The Book of Accidents by Chuck Wendig

The Book of Accidents may superficially appear to be less epic than Wendig’s previous novel, Wanderers, but there’s so much more beneath the surface. When we first meet Oliver and his family, the story seems to be focused on a family under strain, moving into what could potentially be a haunted house. It doesn’t take Wendig long to dispel those assumptions as he takes the reader on a multiverse-spanning adventure of magic and terror.
While the story is filled with interesting characters, Oliver is at the core of it all, in more ways than one. He’s a special boy, empathetic and sensitive, but there’s so much more to him than that. Oliver can see the pain in others in a literal, visceral sense, and the world we’re living in today gives him more than enough pain to witness. Hoping to find some peace for their son, Nate and Maddie move into Nate’s childhood home in rural Pennsylvania after his abusive father passes away. Nate transitions from his life as a Philadelphia police officer to a Pennsylvania Fish & Game warden, and Maddie decides she wants to try a different sort of sculpture from what she’d been creating in the city. Oliver successfully makes new friends on his first day at the new school. Unfortunately, he makes a couple of new enemies as well.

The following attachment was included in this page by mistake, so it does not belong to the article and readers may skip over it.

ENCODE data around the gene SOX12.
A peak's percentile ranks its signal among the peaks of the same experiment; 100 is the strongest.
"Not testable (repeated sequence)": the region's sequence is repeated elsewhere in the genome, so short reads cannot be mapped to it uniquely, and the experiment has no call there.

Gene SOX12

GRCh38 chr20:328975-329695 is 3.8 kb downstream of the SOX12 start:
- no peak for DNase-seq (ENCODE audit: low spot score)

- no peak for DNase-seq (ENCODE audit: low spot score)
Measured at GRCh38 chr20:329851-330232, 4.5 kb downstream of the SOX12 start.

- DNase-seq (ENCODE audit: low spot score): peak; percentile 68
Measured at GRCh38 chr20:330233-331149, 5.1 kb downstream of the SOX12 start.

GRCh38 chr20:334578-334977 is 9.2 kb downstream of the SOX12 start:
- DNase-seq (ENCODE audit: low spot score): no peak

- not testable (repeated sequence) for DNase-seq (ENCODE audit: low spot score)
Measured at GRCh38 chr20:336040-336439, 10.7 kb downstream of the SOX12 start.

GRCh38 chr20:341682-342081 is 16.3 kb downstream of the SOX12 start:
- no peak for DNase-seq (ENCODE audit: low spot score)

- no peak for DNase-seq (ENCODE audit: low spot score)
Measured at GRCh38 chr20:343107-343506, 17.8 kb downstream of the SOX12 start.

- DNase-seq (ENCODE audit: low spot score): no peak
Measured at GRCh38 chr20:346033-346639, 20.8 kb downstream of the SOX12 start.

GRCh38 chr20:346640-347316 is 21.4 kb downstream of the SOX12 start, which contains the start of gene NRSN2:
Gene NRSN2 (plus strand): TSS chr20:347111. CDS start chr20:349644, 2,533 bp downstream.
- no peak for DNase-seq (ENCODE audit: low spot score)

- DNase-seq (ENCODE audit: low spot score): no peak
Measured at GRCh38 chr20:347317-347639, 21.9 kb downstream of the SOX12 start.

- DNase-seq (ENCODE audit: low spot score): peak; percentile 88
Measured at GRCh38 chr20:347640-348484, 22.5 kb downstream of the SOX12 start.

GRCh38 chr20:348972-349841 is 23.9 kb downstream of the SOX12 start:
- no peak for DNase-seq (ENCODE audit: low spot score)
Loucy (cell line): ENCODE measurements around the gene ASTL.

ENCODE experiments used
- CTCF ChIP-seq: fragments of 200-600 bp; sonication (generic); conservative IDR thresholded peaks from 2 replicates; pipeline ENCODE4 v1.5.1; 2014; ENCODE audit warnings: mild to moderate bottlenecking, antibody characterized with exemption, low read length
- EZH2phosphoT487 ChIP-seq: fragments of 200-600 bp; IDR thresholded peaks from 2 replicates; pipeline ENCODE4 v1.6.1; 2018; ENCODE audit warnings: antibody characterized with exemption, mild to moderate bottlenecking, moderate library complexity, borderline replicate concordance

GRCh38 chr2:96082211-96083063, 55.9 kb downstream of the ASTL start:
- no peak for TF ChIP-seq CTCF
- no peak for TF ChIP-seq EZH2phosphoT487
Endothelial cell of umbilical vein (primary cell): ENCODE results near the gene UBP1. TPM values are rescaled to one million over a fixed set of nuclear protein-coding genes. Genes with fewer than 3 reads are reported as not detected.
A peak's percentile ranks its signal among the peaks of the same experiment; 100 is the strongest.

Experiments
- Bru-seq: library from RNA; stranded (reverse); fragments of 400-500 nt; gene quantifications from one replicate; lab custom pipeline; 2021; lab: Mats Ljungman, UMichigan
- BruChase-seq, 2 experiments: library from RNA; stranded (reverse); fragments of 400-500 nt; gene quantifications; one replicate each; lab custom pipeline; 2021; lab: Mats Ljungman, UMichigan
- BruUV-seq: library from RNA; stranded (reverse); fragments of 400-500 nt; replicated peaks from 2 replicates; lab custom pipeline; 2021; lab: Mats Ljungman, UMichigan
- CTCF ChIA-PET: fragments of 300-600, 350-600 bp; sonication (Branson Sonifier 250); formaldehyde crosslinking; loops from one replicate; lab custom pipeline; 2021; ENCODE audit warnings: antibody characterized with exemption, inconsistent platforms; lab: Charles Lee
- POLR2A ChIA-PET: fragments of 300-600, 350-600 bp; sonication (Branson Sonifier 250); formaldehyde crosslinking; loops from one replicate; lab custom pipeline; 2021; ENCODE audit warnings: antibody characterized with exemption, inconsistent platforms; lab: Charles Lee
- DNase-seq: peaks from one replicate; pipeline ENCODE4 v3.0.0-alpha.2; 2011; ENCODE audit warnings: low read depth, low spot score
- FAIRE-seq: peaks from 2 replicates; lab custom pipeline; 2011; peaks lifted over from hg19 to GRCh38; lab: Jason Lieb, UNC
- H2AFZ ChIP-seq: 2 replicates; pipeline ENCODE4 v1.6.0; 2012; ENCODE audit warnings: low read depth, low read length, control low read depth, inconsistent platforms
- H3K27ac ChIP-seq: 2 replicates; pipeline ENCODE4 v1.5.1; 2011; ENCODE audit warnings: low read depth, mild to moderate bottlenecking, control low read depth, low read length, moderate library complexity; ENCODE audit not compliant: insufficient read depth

If only things could level out at that point, it would be a typical family drama, and the story would be over. Thankfully, for the reader–though not for the family–Wendig is at the helm. The very enemies Oliver makes at school are instrumental in putting him in Jake’s path, and everything begins to fall apart from there. Wherever Jake goes, the collapse is soon to follow.
You’ll need to be prepared for anything to happen because there’s no way to go into this one predicting the outcome.
It’s masterful the way Wendig brings the disparate threads of narrative together. It astounded me when I was reading Wanderers, and it’s no less astonishing when reading The Book of Accidents.


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